"This is going to take real work, but these are the common conditions that people are admitted to the hospital for and the drivers of healthcare costs that we need to be working on," Joynt Maddox said.

The analysis comes on the heels of a report published last month in JAMA Cardiology showing the hospitals that volunteered for the BPCI payments program were not representative of the nation's hospitals, but rather were larger, higher-volume facilities less likely to care for large numbers of Medicaid patients.

Joynt Maddox noted that the selected group of volunteer hospitals participating in BPCI are those most likely to succeed because of their size and strength, but the specifics of which hospitals received which payments and met goals have not been released to the public by the Centers for Medicare and Medicaid Services (CMS).

"What's hidden in this average of nothing is a pretty broad range of savings versus costs going up," she said. "We're reporting one number, but buried within that number are some success stories, so the other thing we need to do is start learning from those institutions to learn what works."

Policy Pros Rooting for Bundled Payments

On the study's publication, the health policy Twittersphere lit up with comments expressing appreciation for the quality of the research and disappointment with the findings.


Ashish K. Jha, MD, MPH, is an internist at the VA Boston Healthcare System and director of the Harvard Global Health Institute, Boston, Massachusetts. He further speculated that, based on this and other recent research, the evidence shows that bundled payments may be cost saving for surgical conditions but not medical conditions, and may not "do much to improve quality."

Other policy wonks responded with similar sentiments:




Joynt Maddox agreed that it's too early to draw conclusions on whether the concept might work, given enough time and adjustment.

"Our follow-up for many hospitals was only 3 or 6 months and it may take time to see the kind of transformation we need to really move the needle," she said.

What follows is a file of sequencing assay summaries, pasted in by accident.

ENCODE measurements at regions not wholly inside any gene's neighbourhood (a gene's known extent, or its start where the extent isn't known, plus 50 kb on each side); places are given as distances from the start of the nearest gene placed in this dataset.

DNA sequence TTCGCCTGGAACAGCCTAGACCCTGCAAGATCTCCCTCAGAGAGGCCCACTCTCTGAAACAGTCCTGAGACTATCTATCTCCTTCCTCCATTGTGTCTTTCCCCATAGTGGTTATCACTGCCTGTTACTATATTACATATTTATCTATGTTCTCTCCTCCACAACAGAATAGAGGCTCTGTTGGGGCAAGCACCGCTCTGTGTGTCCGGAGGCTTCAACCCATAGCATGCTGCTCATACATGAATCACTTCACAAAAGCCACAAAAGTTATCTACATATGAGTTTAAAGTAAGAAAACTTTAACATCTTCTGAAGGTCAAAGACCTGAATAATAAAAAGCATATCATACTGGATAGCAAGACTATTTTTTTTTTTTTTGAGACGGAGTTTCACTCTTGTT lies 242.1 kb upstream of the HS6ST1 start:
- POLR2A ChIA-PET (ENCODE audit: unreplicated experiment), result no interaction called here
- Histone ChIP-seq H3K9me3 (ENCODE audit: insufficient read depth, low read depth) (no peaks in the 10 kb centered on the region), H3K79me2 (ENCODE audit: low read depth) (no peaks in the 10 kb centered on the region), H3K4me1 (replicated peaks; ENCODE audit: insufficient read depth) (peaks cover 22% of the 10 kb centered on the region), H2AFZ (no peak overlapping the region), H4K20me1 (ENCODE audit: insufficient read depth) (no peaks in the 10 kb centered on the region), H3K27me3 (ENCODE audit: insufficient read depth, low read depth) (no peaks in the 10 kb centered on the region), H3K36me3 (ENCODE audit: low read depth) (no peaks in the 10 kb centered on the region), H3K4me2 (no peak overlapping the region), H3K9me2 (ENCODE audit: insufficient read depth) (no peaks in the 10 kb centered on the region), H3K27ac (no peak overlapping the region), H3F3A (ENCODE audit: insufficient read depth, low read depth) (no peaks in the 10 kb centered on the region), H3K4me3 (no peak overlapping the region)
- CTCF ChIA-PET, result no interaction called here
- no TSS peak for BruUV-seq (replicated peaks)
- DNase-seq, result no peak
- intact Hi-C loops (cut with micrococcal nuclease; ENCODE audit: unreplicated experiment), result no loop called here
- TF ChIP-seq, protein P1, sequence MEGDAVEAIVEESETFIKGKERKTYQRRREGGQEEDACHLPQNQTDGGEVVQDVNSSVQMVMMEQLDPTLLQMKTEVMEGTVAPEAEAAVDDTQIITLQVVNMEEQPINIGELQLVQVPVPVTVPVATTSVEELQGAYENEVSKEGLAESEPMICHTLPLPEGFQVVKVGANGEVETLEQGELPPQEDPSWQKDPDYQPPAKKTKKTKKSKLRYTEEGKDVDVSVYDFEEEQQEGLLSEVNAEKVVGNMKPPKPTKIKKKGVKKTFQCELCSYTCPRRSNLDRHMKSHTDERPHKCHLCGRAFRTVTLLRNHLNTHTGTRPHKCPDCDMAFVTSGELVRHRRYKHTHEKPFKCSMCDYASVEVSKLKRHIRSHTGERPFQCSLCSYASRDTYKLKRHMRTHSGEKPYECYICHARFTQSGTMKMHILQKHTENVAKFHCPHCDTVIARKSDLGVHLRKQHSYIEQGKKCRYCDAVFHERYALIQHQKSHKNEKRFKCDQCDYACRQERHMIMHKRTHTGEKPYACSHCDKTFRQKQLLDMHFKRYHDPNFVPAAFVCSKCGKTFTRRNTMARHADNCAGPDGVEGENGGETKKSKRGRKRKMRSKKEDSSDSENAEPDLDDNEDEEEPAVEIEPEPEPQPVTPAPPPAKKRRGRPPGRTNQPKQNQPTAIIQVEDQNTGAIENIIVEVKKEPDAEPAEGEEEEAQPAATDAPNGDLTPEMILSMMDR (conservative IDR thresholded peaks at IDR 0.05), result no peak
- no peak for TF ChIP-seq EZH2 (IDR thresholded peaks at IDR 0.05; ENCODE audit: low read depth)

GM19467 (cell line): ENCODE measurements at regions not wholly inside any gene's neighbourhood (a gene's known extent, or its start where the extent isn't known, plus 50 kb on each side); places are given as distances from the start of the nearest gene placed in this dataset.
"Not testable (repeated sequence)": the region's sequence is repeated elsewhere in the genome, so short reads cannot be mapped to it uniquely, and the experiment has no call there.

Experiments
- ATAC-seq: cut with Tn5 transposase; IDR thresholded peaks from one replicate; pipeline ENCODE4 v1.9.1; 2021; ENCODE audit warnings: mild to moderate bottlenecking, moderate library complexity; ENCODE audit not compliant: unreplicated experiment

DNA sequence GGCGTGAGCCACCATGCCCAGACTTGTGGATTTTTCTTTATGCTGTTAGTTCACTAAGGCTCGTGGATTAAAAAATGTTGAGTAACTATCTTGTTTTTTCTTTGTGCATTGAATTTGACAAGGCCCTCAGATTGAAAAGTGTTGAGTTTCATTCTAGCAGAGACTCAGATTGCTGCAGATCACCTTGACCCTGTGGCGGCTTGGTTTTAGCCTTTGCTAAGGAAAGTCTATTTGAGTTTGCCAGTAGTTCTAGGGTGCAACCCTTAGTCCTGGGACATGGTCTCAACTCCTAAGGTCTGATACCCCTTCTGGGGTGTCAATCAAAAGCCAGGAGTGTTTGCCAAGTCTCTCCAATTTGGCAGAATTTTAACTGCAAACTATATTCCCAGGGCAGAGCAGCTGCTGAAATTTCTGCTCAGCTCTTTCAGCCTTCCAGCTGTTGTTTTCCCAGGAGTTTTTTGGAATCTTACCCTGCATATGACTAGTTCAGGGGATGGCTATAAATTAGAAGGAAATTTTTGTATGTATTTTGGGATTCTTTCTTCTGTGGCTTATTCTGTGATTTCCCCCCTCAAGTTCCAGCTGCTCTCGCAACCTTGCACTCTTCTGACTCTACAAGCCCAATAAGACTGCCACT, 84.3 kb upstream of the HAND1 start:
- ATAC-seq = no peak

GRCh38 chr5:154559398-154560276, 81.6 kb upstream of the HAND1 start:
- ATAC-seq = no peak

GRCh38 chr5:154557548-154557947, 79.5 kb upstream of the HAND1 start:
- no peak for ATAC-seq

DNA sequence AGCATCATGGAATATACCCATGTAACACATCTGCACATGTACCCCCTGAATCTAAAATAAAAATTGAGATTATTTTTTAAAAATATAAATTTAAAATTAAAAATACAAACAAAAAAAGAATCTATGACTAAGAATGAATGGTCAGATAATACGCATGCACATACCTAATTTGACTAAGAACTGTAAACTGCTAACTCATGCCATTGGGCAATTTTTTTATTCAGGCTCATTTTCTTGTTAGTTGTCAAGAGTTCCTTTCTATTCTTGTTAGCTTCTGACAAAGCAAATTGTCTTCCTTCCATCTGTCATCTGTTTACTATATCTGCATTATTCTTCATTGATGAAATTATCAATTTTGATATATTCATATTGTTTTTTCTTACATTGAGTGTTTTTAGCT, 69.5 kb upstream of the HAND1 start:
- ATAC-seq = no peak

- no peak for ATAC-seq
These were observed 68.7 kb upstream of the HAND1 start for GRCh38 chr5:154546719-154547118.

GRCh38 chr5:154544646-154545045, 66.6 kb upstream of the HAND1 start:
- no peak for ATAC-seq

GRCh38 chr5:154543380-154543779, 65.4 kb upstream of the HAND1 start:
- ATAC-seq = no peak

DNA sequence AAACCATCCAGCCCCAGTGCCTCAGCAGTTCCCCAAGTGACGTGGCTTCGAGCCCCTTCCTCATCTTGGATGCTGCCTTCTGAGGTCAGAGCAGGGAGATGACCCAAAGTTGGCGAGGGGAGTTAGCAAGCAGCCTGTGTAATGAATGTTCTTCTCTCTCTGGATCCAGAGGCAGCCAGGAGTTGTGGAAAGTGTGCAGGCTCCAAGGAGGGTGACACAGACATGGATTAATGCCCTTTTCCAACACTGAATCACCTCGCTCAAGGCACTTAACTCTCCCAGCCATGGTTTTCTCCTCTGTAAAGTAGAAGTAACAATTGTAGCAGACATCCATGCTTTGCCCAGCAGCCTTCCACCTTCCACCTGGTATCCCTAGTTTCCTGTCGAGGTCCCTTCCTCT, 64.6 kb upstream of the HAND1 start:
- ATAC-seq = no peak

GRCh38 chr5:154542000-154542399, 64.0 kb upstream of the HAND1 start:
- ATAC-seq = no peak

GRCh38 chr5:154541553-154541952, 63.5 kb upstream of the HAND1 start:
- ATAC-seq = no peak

"The evidence we have so far that bundled payments work mostly comes from joint replacement, which is a very different population than the folks coming into the hospital for heart failure, COPD, etc," she said.

"It may be that for these complex conditions and complex patients, we need more complex interventions and it's just going to take longer."


"Ideally, you would really want more people under the same financial risk umbrella — the nursing homes and outpatient providers, and everyone, tied together — if you really think that financial risk is what's going to move the needle, but our system is just so fragmented right now, so using the hospitals essentially as leverage to try to create some bridges across those settings I think is a reasonable approach," said Joynt Maddox.

She added that "with the administration doubling down on this" with BPCI Advanced, which will be launched at the beginning of fiscal year 2019, it's important to better understand how these new payment models are working and for whom.

The study was supported by the Commonwealth Fund. Joynt Maddox has reported no relevant financial relationships. Disclosures for the other authors are listed on the journal website.

N Engl J Med. 2018;379:260-269.